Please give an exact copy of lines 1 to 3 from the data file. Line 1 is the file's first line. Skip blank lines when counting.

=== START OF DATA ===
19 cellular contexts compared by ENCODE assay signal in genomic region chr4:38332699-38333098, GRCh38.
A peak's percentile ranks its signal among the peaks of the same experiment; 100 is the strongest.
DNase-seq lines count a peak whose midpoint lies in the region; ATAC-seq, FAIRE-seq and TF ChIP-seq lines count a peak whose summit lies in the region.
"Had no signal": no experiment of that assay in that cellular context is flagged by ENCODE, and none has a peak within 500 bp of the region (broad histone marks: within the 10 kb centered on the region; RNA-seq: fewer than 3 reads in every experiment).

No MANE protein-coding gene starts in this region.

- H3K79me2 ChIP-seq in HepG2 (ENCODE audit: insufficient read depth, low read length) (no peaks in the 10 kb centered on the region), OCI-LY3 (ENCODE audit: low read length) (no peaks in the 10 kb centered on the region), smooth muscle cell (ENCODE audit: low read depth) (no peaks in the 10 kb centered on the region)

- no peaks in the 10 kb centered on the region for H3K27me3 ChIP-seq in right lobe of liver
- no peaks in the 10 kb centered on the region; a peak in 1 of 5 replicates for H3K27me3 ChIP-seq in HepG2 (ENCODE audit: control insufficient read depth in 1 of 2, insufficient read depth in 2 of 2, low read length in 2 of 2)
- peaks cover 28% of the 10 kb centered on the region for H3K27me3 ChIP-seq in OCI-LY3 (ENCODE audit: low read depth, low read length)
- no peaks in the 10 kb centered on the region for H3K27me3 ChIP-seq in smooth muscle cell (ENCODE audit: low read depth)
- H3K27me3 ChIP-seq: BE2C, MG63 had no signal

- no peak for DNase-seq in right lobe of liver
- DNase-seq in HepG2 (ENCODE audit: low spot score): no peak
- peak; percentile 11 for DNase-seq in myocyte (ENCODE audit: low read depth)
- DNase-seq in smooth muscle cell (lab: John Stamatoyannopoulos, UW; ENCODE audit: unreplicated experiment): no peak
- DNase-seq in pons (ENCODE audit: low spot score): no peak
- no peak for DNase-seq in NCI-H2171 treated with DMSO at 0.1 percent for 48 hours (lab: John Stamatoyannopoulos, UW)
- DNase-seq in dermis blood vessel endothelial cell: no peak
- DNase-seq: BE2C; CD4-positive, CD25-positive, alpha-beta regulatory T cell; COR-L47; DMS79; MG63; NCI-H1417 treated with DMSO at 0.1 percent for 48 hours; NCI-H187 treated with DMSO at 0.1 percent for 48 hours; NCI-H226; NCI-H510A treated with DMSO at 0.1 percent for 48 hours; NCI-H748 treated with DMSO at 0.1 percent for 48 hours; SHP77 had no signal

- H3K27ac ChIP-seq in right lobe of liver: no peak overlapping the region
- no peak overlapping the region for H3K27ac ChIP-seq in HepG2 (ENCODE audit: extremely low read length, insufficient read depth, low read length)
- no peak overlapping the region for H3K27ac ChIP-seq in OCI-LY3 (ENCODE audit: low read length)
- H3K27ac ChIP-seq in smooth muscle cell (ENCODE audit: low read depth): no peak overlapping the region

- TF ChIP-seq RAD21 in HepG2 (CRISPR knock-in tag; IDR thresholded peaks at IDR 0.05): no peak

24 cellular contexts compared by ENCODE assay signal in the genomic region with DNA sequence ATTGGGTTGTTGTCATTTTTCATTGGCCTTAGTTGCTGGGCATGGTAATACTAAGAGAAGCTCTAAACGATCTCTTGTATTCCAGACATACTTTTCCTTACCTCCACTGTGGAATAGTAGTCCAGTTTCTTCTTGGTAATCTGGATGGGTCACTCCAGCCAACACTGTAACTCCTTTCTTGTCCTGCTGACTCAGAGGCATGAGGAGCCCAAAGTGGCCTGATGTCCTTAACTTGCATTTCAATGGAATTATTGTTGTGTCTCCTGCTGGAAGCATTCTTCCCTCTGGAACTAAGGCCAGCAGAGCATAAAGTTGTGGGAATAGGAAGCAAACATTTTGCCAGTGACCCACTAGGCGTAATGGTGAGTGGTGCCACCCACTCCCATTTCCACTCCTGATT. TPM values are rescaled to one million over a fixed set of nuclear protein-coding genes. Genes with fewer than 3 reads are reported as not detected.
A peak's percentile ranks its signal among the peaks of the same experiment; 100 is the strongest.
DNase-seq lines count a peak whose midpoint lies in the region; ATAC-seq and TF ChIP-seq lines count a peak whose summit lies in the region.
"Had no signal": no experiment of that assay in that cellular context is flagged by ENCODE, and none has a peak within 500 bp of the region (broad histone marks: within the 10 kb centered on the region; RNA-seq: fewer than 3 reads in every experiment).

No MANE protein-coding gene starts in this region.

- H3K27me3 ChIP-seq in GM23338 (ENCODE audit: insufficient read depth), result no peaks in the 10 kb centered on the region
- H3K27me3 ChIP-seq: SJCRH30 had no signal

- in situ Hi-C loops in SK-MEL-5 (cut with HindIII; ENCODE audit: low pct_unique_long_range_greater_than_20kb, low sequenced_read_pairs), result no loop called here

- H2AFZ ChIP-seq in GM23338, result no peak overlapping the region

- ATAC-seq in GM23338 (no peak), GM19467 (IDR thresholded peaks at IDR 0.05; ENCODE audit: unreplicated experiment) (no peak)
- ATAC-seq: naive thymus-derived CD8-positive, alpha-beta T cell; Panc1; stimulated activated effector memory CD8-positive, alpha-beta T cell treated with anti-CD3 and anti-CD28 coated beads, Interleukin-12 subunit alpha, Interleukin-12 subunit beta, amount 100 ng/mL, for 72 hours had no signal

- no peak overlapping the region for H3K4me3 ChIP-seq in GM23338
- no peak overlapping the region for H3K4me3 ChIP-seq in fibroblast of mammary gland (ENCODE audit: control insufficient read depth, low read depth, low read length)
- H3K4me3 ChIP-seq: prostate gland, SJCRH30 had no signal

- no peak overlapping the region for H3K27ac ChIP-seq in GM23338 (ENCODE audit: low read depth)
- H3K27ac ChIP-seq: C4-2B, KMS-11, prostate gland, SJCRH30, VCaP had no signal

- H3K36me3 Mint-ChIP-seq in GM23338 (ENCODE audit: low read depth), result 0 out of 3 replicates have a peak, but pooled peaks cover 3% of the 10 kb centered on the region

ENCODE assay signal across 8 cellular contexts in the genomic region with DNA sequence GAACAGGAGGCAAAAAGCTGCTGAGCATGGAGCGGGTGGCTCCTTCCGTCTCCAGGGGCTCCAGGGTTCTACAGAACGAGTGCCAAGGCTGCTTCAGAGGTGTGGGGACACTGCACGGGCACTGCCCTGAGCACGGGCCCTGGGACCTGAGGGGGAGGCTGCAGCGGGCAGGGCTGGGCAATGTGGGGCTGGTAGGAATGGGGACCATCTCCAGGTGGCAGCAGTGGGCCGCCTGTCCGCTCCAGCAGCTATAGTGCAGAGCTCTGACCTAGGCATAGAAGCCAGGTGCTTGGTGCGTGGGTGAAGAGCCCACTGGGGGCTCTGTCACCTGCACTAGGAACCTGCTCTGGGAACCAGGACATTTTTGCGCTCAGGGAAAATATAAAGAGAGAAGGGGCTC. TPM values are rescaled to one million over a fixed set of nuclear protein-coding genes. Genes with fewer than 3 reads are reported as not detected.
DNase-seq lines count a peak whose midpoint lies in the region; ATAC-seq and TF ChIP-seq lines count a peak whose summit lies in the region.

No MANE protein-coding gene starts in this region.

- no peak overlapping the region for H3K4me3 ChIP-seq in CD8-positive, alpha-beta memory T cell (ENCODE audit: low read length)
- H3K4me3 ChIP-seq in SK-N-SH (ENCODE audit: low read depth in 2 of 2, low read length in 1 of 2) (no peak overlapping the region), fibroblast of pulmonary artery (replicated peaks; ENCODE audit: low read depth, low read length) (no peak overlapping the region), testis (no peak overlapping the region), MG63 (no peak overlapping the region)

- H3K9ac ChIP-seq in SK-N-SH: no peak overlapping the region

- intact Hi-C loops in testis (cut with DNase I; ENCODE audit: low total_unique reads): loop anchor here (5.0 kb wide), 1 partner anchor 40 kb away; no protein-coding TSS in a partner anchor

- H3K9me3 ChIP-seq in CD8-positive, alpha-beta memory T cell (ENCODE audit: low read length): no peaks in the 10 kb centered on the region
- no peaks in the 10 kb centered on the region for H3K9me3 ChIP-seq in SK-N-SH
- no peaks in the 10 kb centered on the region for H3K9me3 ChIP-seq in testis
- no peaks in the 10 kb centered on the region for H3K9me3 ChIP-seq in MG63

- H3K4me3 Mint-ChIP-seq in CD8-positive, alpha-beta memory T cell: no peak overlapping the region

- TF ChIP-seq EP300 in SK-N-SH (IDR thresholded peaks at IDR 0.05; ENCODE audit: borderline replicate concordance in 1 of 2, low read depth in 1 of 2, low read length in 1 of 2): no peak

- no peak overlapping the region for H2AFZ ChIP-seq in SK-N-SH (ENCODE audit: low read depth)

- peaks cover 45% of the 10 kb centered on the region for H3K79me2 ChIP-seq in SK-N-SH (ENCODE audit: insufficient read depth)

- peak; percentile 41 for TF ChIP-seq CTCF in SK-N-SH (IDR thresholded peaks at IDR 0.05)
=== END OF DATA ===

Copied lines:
19 cellular contexts compared by ENCODE assay signal in genomic region chr4:38332699-38333098, GRCh38.
A peak's percentile ranks its signal among the peaks of the same experiment; 100 is the strongest.
DNase-seq lines count a peak whose midpoint lies in the region; ATAC-seq, FAIRE-seq and TF ChIP-seq lines count a peak whose summit lies in the region.